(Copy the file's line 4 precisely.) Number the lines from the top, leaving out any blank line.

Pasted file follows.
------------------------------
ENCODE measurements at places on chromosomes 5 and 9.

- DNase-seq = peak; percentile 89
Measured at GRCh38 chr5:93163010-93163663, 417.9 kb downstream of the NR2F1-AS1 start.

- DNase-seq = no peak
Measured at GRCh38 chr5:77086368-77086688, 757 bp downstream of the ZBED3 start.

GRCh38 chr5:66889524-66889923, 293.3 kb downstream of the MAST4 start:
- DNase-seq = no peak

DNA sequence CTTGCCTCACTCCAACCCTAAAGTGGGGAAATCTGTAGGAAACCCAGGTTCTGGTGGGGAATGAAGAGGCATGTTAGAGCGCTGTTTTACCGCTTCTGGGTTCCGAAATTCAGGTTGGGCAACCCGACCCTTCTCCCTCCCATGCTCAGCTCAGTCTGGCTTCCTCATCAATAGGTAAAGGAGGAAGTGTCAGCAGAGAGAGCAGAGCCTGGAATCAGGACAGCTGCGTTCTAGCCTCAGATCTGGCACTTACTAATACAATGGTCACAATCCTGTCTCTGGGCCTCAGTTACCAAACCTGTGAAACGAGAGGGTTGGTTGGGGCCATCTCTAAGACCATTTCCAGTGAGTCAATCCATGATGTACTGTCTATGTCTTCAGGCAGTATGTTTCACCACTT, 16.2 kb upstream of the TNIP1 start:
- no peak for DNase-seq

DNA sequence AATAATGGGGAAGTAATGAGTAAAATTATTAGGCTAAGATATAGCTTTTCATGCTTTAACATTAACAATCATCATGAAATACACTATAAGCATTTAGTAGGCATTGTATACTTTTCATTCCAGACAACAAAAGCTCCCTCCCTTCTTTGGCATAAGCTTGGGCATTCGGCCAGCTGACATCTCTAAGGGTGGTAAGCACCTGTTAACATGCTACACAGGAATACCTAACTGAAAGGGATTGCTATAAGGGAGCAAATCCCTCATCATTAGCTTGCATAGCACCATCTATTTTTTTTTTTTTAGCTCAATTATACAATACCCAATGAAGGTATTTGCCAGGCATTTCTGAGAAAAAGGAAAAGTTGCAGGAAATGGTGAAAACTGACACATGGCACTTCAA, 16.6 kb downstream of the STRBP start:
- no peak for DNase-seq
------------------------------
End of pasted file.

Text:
- DNase-seq = no peak